Incidentally, New Zealand also decided to extend their support to the BCB’s Test bid at the ICC meeting in London later this month. This was informed by Christopher Doig, chief executive officer of NZ board, to BCB president Saber Hussain Chowdhury in a faxed message. It means all full-members, except England, have supported Bangladesh.

“The rain has proved to be a dampner. The uncertainty over the matches going the full distance kept people away from the stadium this time,” said a BCB member. “Moreover tickets for the hospitality boxes and the special blocks have been clubbed together. But daily ticket sales for the general public have now picked up,” he informed.

The organisers, who are still certain of making profit, hope the situation will improve with the arrival of Pakistan. “The India-Pakistan match will be a sellout,” he said confidently.

It is learnt that the blackmarketeers had picked up huge blocks of tickets in advance but are now finding it hard to sell.

Has the match-fixing controversy got to do anything with the lack of interest? “The public has been following the sequence of events but it doesn’t necessarily mean they have become cynical,” the BCB member said.

The Sheraton, where the teams have put up, also does not have the usual frenzied gathering of fans waiting to catch a glimpse of their favourite stars. But that does not mean there is a lax in security.

“The arrangements are full proof, though, we have no special orders from the organisers or the government,” said Hossain, the security-in-charge at the hotel.

A teenaged girl had yesterday blocked the Indian team bus on way to the stadium demanding Sachin Tendulkar marry her. The police were quick to act and whisk her away. She returned at night when the players were back after the match but was denied entry into the premises once the police recognised her.    

Calcutta, June 1 
The defending French Open doubles champions have chosen to be foes, not friends on the tennis court. Twelve months after the Dream Team earned India its first indigenous Grand Slam title, Leander Paes and Bhupathi are going into the 2000 Roland Garros championship with varying fortunes.

Mahesh Bhupathi, back from a five-month surgery lay-off, seems to be the luckier of the two. He and German partner David Prinosil have been seeded ninth in the 64-team draw and face Australian duo Michael Tebbutt and Wayne Arthurs in the first round.

Leander Paes, in tandem with Dutchman Jan Siemerink, finds himself relegated from the status of top seed last year to a non-seed this time around. He may have been the No. 1 player in the world till just the other day, but his partner is hardly a big-shot in doubles. And, the French Open seedings committee has gone by record, not reputation.

Paes and Siemerink have a tough draw. They get off the blocks against wily French pair Guy Forget and Guillaoume Raoux. And, if they manage to cross that hurdle, Team Paes is likely to cross swords with 10th seeds Martin Damm and Dominik Hrbaty. No world-beaters are Czech Republic’s Damm and Slovak Hrbaty, but the two have caused enough problems for the two Indians this year.

A ‘confrontation’ between the two erstwhile friends seems almost impossible. The two pairs are in different halves of the draw, which means the earliest their paths can cross is in the championship round. Nothing’s beyond them, especially Paes, but at this point of time, chances of any of the two Indians featuring in next weekend’s doubles final is not too bright.    

Calcutta, June 1 
Food Corporation of India (FCI) tamed Calcutta Port Trust to emerge cluster champions of the McDowell Cup football tournament. According to information reaching here from Narayanpur near Kankinara, the only goal of the match was scored in the first half by Sujoy Dutta.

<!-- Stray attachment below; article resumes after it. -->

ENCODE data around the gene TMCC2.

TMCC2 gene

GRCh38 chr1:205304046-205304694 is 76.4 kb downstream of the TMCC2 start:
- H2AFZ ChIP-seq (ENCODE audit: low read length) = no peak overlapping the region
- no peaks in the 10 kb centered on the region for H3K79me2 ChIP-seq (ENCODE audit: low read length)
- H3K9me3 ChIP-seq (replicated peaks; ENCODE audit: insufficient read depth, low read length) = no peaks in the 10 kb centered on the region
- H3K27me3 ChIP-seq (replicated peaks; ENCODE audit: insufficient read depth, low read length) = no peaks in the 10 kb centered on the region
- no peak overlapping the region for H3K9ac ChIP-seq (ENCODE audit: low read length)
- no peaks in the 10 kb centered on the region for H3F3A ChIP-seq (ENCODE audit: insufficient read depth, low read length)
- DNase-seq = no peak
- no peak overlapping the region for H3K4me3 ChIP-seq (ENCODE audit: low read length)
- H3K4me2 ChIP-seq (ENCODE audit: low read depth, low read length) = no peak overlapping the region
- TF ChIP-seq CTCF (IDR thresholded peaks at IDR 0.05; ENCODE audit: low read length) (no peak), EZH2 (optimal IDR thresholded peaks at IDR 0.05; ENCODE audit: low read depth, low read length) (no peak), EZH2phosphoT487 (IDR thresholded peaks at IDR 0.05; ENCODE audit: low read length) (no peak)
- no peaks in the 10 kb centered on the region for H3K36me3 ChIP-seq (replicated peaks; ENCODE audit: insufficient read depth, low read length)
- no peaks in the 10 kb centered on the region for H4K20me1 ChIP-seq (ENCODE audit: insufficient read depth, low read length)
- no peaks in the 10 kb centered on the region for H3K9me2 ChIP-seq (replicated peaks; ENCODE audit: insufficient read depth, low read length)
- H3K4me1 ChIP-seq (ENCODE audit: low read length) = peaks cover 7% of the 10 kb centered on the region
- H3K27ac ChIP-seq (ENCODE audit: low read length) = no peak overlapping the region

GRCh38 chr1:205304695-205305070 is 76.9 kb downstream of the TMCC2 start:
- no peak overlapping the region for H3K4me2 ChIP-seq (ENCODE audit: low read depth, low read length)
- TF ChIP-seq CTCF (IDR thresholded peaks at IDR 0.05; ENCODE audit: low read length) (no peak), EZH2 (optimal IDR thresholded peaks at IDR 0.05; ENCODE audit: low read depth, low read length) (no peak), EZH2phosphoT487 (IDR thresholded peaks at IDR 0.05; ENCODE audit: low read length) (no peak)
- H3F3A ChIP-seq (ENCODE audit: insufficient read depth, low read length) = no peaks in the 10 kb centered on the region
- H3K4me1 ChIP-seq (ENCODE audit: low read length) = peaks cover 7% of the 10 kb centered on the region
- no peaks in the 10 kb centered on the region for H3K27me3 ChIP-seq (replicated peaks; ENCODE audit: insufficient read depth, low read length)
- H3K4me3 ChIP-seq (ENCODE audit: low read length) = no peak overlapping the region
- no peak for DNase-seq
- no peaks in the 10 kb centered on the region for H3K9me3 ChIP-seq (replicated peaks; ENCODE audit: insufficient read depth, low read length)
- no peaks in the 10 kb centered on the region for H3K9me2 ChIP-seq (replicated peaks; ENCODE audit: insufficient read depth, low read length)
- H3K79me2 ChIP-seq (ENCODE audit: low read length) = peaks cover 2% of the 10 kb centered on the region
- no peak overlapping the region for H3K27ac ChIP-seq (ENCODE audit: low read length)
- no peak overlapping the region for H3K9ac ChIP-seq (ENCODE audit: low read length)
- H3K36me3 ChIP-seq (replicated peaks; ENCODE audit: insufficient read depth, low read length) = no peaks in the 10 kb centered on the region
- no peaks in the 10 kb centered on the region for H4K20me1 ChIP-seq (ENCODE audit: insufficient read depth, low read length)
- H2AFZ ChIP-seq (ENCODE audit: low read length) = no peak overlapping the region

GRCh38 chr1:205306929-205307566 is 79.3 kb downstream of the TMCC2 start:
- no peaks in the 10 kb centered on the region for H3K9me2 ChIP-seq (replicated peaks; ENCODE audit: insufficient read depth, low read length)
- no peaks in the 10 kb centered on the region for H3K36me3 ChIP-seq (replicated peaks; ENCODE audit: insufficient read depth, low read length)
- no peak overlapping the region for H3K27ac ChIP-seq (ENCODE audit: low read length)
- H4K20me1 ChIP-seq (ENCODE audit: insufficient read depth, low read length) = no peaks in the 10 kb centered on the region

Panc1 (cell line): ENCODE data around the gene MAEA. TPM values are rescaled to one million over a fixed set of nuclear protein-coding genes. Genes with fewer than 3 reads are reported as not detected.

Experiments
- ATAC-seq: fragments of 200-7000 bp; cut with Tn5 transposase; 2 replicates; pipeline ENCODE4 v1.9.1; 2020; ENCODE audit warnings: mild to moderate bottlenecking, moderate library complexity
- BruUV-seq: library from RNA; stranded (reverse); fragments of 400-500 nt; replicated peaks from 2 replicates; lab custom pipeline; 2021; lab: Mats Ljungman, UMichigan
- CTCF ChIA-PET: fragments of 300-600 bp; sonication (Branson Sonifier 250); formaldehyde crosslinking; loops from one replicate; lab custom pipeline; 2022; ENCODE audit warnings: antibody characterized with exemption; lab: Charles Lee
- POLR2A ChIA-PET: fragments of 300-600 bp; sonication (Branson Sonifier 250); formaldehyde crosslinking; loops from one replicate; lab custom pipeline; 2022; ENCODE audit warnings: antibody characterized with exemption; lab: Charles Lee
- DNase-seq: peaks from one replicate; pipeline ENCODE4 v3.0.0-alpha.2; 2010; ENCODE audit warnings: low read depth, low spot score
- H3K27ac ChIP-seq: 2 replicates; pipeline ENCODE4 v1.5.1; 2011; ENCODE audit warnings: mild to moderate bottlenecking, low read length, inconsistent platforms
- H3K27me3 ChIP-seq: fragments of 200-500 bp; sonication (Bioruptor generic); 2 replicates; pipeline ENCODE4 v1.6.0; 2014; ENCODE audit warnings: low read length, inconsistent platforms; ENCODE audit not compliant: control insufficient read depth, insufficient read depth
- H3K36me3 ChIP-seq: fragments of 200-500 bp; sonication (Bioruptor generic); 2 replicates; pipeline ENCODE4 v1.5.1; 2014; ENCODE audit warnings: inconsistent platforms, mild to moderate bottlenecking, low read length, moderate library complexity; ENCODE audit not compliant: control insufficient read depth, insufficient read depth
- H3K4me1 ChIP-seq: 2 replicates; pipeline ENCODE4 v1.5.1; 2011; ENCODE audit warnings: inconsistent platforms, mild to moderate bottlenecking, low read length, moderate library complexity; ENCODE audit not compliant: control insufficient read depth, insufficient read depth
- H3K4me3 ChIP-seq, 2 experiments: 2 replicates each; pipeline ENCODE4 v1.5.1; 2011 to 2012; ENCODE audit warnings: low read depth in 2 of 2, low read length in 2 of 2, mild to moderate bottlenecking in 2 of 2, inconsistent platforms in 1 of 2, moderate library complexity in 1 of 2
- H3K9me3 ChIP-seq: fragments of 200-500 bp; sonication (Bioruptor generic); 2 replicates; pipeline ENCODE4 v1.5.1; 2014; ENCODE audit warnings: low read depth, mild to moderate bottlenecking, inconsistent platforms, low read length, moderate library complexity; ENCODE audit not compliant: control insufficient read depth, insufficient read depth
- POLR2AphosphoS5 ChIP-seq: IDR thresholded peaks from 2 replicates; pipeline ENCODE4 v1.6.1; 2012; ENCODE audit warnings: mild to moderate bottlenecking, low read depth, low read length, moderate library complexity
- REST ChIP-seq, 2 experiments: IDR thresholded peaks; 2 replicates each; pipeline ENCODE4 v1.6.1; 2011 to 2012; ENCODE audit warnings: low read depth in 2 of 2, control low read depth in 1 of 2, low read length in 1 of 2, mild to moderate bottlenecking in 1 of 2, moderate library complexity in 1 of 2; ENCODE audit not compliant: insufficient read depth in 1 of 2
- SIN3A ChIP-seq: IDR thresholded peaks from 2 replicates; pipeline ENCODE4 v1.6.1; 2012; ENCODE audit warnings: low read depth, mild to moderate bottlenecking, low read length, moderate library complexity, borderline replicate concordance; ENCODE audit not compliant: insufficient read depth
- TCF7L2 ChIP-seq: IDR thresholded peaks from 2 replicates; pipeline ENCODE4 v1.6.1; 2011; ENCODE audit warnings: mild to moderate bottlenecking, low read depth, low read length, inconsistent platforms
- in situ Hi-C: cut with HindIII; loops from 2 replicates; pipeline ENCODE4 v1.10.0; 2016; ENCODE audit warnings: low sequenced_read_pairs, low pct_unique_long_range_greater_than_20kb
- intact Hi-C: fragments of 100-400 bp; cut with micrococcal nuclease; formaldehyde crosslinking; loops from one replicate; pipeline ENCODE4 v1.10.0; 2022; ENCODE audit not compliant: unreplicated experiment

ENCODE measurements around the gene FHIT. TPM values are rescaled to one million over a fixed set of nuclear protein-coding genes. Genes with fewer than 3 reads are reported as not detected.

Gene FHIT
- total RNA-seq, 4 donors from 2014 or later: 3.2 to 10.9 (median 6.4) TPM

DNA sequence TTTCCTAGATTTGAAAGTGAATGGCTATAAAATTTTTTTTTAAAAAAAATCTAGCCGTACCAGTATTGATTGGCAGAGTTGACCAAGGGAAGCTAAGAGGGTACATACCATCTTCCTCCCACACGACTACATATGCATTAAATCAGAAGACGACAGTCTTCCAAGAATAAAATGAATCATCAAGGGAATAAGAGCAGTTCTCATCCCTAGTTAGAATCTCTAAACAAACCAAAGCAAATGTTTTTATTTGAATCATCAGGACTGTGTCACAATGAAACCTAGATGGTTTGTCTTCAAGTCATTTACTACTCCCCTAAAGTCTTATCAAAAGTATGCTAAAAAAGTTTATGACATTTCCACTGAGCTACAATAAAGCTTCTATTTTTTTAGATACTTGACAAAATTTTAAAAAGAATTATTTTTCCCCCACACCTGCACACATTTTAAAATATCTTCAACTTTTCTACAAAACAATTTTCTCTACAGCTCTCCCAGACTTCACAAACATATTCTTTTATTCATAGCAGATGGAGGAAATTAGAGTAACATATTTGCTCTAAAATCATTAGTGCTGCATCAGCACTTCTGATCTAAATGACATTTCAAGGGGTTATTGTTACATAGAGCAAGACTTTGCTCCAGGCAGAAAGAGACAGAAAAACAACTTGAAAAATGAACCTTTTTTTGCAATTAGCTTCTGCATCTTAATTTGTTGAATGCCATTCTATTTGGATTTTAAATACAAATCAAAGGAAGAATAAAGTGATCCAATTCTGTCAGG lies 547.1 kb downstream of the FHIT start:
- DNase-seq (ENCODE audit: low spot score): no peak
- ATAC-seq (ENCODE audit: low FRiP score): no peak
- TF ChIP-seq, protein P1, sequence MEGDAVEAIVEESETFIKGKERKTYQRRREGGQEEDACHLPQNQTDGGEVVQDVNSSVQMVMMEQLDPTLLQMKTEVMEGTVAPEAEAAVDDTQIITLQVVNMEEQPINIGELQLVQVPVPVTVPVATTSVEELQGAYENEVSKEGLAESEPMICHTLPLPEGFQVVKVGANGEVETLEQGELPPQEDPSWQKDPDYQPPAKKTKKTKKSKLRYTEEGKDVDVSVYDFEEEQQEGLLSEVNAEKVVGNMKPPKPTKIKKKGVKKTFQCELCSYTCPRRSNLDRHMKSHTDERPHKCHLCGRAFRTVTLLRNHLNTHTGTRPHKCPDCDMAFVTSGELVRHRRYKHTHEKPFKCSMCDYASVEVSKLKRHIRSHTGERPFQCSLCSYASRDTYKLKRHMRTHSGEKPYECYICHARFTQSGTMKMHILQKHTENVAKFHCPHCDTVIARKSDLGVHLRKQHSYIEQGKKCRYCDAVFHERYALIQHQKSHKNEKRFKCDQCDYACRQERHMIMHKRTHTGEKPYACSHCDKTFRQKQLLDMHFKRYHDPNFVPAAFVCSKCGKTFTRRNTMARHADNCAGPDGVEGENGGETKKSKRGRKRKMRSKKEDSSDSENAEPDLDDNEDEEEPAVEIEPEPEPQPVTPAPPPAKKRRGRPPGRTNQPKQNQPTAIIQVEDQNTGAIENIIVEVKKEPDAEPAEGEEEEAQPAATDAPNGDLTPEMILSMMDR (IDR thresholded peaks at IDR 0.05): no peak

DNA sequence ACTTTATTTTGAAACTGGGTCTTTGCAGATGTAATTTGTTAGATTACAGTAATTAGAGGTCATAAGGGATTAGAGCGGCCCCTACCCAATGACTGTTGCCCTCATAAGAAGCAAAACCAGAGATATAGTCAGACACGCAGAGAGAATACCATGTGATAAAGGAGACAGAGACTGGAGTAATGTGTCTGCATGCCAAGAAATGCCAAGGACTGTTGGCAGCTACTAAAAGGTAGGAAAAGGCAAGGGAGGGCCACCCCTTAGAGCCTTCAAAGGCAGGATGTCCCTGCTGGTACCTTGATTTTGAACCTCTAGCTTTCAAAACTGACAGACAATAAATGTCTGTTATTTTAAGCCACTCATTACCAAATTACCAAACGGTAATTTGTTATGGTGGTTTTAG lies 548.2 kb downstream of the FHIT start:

Both teams had qualified for the final phase of the tournament, beginning in the city on June 29, but the result of today’s cluster final decided who plays in which group.

FCI will now play in the group that has East Bengal and Mohammedan Sporting, while Port joins National League champions Mohun Bagan and Tollygunge in the other group.

Yesterday, Mohun Bagan bolstered their roster by signing up 22 players. Eight of those registered are from last year’s squad, while among the new recruits were four from Tollygunge Agragami. Arjan Ali switched over from Mohammedan Sporting.

Bivash Ghosh, Jayanta Sen, Kajal Bhattacharya and Rajat Ghosh Dastidar formed the Tollygunge quartet.

Four more players — Brazilians Joao Dos Santos and Jose Ramirez Barreto, goalkeeper Sandip Naskar and medio Gunabir Singh will be registered later, club officials said.

According to an official, Barreto’s international clearance has reached the AIFF office in Guwahati though it did not land in the IFA office till late in the evening. He said first goalkeeper Sandip Nandy and medio R.P. Singh will sign soon.

Mohun Bagan’s claims that Bijen Singh may join them suffered a blow when East Bengal striker practised at the latter’s ground this morning.

Debjit Ghosh, Basudeb Mondal, Amitava Chanda, James Singh, Shibshankar Santra, Dulal Biswas, Hossain Mustafi and Lolendra Singh are the players that have stayed back at Mohun Bagan.    

Calcutta, June 1 
SAI Training Centre stormed into the final of the Lagden Shield hockey tournament today with a 6-0 drubbing of Police AC.

Pintu Haldar scored three goals, while Manoj Kujur, Somnath Sarkar and Edmund Karketta struck once each.

Amandeep Singh struck a hattrick as CCFC crushed Students AC 6-0 in a semi-final of the Lakshmibilas Cup. Hardeep Gill slipped in two goals, while G. Rao scored the other.

Interestingly, SAI and CCFC will clash in the final of both tournaments, the Lakshmibilas Cup showdown coming up on Saturday and the one for the Lagden Shield the next day.

The final of the Cricket Association of Bengal’s inter-district college tournament will now be played next Wednesday. The match, between Howrah’s Narasingha Dutta College and Berhampur College, had to be postponed a couple of days ago after several Berhampur players fell ill.

Central Swimming Club drubbed Kidderpore Swimming Club 10-5 in a group-league clash of the Calcutta Sports Association-organised waterpolo tournament at the Rabindra Sarobar today. In another match, the hosts tamed YMCA 5-4.

Central SC have topped group B. The Super League begins tomorrow.